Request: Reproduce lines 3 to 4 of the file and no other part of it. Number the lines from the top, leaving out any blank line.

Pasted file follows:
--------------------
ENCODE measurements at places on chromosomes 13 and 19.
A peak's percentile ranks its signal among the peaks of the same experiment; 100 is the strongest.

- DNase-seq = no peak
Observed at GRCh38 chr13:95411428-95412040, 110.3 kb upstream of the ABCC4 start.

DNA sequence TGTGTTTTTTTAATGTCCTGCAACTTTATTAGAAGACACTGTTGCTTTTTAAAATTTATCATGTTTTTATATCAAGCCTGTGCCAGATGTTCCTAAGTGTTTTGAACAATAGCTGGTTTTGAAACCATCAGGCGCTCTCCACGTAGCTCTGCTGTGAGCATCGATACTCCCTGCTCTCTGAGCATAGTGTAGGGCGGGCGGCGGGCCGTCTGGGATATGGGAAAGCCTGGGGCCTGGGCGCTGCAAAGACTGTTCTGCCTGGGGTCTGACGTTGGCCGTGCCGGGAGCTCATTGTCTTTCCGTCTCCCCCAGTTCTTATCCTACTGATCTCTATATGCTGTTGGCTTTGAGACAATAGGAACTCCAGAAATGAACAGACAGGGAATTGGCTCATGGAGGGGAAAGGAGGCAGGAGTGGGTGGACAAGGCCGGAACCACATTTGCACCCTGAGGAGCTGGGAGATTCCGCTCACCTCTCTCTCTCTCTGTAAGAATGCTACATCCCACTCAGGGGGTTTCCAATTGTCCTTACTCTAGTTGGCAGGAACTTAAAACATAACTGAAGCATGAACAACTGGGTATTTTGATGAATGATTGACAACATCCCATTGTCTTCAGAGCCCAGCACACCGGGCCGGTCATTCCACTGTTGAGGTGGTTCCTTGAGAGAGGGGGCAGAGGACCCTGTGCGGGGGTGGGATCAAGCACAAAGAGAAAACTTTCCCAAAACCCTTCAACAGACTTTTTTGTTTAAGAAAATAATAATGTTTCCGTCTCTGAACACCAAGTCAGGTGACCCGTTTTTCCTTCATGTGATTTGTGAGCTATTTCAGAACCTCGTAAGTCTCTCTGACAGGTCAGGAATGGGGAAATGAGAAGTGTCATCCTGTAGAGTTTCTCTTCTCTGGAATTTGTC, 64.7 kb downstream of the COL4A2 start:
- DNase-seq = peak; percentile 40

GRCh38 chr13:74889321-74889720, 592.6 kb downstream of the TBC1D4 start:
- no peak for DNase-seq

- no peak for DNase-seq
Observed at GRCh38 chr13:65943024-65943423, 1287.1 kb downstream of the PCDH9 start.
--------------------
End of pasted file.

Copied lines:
- DNase-seq = no peak
Observed at GRCh38 chr13:95411428-95412040, 110.3 kb upstream of the ABCC4 start.